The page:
Germany Verdi, Aida: Soloists, Dancers, Dresden State Opera Chorus, Staatskapelle Dresden / Christian Thielemann (conductor). Livestreamed (directed by Michael Beyer) on 13.3.2022 from the Semperoper Dresden and available until 12.6.2022. (JPr)
Staging – Katharina Thalbach
Set and Costume design – Ezio Toffolutti
Lighting design – Fabio Antoci
Choreography – Christopher Tölle
Dramaturg – Johann Casimir Eule
Chorus director – André Kellinghaus
The King – Andreas Bauer Kanabas
Amneris – Oksana Volkova
Aida – Krassimira Stoyanova
Radamès – Francesco Meli
Ramfis – Georg Zeppenfeld
Amonasro – Quinn Kelsey
A Messenger – Simeon Esper
A Temple Singer – Ofeliya Pogosyan
Several years ago I remember the conductor Nicola Luisotti talking about Verdi’s Aida and reflecting on how the opera ‘isn’t about elephants and camels and spectacle, although many people think it is. Nearly all scenes are with two or three people – Aida and Radamès, Amonasro and Aida, Amneris and Radamès … The power struggles of Church and State are very strong. We see that in the world today … The end of the opera is decided by the priests not by the King. It’s about today as much as it’s about Ancient Egypt.’ Christian Thielemann is the conductor par excellence of German repertoire and here was making a rare foray into Italian opera by conducting his first Aida and he has emphasised what Luisotti said by commenting: ‘So somehow with Aida you always have the feeling that there is an elephant on the stage and unbelievable sex orgies are being celebrated.’ The ‘elephant in the room’ – a much over-used phrase – is that there are so many Egyptian references in the libretto that it is difficult not to hope for a hint of pyramids, Sphinx and some hieroglyphs, if not an actual an actual pachyderm or two. Indeed, German actress and stage director Katharina Thalbach gives us the illusion of Old Kingdom Egypt and thankfully – or perhaps otherwise in our current times? – there was not really anything of ‘today’ in her Aida that I could discern. Verdi’s Aida is about war and we watch on as the Egyptians are shown glorying at going into battle again with the ‘barbaric Ethiopians’, their neighbours. They have done so time and time again and come out victorious because of their overwhelming superiority in the number of their soldiers before incorporating the defeated Ethiopians into their kingdom as slaves.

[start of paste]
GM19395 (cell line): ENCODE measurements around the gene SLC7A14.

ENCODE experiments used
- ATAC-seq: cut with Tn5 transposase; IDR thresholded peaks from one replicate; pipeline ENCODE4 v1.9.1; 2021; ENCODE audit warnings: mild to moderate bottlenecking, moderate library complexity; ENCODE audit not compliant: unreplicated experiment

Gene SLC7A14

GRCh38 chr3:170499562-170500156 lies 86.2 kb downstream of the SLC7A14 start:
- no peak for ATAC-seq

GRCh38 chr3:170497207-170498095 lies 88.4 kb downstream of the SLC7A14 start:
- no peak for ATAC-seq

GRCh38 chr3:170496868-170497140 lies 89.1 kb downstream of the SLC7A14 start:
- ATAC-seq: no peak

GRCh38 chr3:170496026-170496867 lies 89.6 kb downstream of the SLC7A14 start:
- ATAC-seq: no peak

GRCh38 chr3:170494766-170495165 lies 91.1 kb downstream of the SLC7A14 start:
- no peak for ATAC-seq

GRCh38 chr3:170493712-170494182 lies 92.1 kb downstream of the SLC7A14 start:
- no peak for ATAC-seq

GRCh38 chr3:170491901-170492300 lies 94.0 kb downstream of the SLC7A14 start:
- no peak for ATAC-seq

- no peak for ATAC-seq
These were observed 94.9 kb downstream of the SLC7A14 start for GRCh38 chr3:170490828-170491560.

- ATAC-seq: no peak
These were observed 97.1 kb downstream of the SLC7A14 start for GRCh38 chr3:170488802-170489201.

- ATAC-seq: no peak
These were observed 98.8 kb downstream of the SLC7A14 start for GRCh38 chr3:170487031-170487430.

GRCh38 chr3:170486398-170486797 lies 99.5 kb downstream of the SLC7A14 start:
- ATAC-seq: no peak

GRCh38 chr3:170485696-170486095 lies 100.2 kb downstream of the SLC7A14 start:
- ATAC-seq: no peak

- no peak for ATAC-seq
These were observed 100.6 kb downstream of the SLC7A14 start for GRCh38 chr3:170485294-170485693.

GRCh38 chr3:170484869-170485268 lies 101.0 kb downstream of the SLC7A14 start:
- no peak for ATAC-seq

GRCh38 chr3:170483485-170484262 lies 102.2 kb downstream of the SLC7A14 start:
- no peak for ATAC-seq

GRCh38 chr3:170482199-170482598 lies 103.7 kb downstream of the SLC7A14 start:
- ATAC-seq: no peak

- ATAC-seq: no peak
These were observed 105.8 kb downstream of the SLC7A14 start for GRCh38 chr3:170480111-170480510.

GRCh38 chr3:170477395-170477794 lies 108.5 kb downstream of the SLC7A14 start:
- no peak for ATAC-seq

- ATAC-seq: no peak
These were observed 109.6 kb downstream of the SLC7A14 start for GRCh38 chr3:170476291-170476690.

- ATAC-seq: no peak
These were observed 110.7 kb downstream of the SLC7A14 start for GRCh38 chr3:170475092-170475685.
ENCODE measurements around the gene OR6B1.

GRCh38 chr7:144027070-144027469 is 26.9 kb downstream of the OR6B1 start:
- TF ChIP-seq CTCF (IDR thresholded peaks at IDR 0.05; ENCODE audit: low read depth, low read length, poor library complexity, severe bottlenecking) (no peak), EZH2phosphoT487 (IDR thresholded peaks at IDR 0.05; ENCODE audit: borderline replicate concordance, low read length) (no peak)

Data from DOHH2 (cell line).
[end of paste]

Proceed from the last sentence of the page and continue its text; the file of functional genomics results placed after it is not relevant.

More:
Who knew that this first collaboration between Thielemann and Thalbach would get overtaken by world events? At the beginning of the performance, the Ukrainian national anthem was played – as it frequently now is in such situations – as a sign of solidarity. Thielemann conducted the Staatskapelle Dresden as the chorus hauntingly sang from behind the closed curtains and a mostly respectful audience stood in their seats. With a Byelorussian and a Russian singer, Oksana Volkova and Ofeliya Pogosyan respectively, in the cast I suspect politics was not a frequent topic of conversation during rehearsals.
Costumes and parodic ballet interludes notwithstanding this was more of a semi-staging that a fully-fledged one. Ramfis and Radamès appear through the close curtains and Aida will pull them closed for ‘Ritorna vincitor!’. As for the ballets, the first men seem to be wearing sumo wrestler cloth belts and do a pastiche Magic Mike routine before a rather tasteful orgy follows. (Later in the second act the eight men appear to be recreating ‘Me Ol’ Bam-Boo’ from Chitty Chitty Bang Bang before doing some line dancing.) Generally, choreographer Christopher Tölle has the dancers engaged in some rather pointlessly unimaginative movement though it does all culminate in a human pyramid. Equally the singers, either individually or in groups, just stand around, sometimes posing, just like Egyptian statuary or hieroglyphics.
Everyone is contained by gold-coloured walls on three sides with doors to left and right and panels that could open at the back. This was seen at its best in Act III (‘On the banks of the Nile’) allowing Amneris to arrive in a barge at the rear of the stage in front of the representation of a pyramid with the great river shimmering in lapis lazuli blue. The entrance to the Temple of Isis was through and behind the legs of the lower part of a huge two-dimensional Pharoah statue with its(?) head to the other side of the stage. Best of all was the raised stage wide platform for the vault of the Temple of Vulcan at the end of the opera and this was lowered to entomb Aida and Radamès with Amneris standing above on it and this has to be one of the better stagings of these final moments I have seen. This would have been more moving had the two illicit lovers not been costumed like Tosca and Cavaradossi.